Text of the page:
Friday, February 21, 2020

Boston Sci-Fi Film Festival 2020.08: Dead Dicks

Got home too late for the first film of the night after a week of weird hours and feeling like my stomach was going to rip in half, but I was looking forward to this one after it being a difficult skip at Fantasia last year (I appear to have chosen Miss & Mrs. Cops in the only slot when both played instead).

So say hello to director Lee Paula Springer and stars Jillian Harris and Heston Horwin, the ladies having come down from Montreal (I suspect Boston feels like a nice respite from the February chill if one starts from there), while Heston is from California. I am something like two-thirds sure that I've seen Ms. Springer around at Fantasia a few times, and not just when her film played last year, which created that slight "out-of-context" tingle in the back of my brain for a while.

The genesis of this movie sounded kind of crazy - she and her husband/directing partner Chris Bavota had another project set up with Horwin, but everything started to fall apart as their phone kept buzzing on the way home from another festival with another blow each time, so they came up with this crazy idea as something that could get made with relatively few resources to not get discouraged by this turn of events. It wound up finished days before it was set to premiere a Fantasia.

I kind of wish I'd gotten to see it there, because apparently some sort of snafu led to this festival receiving a DCP with unfinished effects. Not a huge deal - they aren't crucial - but it's strange they got mixed up like that months later

Dead Dicks

* * ¾ (out of four)
Seen 14 February 2020 in Somerville Theatre #3 (Boston Sci-Fi Film Festival, DCP)

I find myself inclined to cut Dead Dicks an extra little bit of slack because here's something just tantalizing and absurd enough about the concept that one wants to see it done even if there's probably no way to make it something one can actually believe in. So while the filmmakers often have some trouble stretching their movie far enough to cover absolutely everything that they want to include, the narrative membrane doesn't quite get so thin as to tear, and that it lives right on the line between "very much independent" and "underground" works to its advantage.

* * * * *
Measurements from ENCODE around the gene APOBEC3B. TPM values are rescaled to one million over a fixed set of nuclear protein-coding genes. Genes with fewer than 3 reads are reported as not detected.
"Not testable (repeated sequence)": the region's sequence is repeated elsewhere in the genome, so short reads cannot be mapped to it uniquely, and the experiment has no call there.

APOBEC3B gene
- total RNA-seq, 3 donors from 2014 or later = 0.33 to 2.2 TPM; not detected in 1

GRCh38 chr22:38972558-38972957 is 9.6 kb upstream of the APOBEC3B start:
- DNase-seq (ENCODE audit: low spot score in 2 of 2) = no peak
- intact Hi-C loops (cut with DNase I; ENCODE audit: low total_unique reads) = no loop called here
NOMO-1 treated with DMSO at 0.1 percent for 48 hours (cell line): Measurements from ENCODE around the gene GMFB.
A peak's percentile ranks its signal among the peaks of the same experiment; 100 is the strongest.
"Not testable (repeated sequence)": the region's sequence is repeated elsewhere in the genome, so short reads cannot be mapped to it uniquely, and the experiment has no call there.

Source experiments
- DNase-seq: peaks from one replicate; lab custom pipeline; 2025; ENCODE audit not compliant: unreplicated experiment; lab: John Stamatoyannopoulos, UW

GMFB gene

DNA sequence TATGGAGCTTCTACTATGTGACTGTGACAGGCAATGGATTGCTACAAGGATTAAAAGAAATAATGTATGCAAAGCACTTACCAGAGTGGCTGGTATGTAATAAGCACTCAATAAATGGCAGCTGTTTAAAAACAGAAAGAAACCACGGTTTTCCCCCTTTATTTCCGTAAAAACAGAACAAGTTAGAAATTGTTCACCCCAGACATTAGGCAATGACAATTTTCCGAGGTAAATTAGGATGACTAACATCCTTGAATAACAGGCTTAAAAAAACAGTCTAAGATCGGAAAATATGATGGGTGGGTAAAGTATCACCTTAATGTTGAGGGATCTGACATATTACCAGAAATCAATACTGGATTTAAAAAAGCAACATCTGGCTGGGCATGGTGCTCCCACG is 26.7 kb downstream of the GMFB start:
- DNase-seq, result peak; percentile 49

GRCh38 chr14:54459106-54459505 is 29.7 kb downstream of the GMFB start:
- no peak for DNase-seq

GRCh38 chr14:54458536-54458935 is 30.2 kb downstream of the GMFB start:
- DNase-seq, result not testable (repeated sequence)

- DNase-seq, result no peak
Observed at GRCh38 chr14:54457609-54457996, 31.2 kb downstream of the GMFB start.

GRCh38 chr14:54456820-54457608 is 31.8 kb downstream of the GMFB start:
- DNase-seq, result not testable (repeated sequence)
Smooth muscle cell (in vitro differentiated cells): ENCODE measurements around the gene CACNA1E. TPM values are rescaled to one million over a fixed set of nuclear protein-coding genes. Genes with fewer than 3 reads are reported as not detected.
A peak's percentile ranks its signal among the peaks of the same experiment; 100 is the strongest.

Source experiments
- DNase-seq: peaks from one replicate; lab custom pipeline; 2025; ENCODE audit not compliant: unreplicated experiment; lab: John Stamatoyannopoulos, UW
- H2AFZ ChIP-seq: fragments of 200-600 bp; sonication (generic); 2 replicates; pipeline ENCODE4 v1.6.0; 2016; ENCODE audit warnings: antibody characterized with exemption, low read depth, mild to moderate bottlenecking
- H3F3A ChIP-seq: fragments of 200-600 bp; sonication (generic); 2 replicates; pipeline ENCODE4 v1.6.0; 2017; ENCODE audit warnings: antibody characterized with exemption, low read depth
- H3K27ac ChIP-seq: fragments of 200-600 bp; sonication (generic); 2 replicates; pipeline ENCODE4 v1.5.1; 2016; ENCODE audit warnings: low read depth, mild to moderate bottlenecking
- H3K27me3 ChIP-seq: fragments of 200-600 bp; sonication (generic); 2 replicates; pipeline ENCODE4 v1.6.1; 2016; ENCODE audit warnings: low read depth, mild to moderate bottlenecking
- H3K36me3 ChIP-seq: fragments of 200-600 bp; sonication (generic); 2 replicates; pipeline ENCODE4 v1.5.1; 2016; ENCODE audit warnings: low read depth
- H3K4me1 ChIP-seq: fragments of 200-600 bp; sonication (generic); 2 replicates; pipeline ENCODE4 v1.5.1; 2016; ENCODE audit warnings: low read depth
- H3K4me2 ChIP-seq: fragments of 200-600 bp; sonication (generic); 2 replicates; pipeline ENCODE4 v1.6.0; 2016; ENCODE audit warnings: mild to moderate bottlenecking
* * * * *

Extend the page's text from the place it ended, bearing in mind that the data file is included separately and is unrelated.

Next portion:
The filmmakers put a content warning about suicide on the front, and the film earns it right away, showing a young man (Heston Horwin) committing suicide. It then moves to his sister Becca (Jillian Harris), who has just been accepted to nursing school with a focus on treating mental illness, the faculty feeling her personal experience will be of benefit. So she goes to work as a bartender, only to receive messages from her brother all night, eventually alarming her enough to go check on him. She does not, as the opening might suggest, find him dead, but just more inconsiderate than usual, walking around naked, cranking the stereo loud enough for downstairs neighbor Matt (Matt Keyes) to threaten calling the police. No, he's called her because there's something on one of his walls that births a new Richie when he dies - and he has killed himself several times that day.

Since death is not permanent within those walls, Dead Dicks is not entirely about suicide itself but mental health in general, magnified. Filmmakers Chris Bavota & Lee Paula Springer place these siblings in a small space and then run Richie through cycles of of highs and lows, thinking he's found a shortcut around dealing with his problems or has been given a fresh start without any actual work on the underlying issues. It leaves the sister who has often taken on the responsibility of dealing with the fallout a bigger, bloodier mess to wrangle - indeed, by the end, it's clear that she is as in need of a chance to hit reset as her brother, as she is just as trapped, with it quite likely that there is no satisfying exit to be found from this situation.

Full review on EFilmCritic

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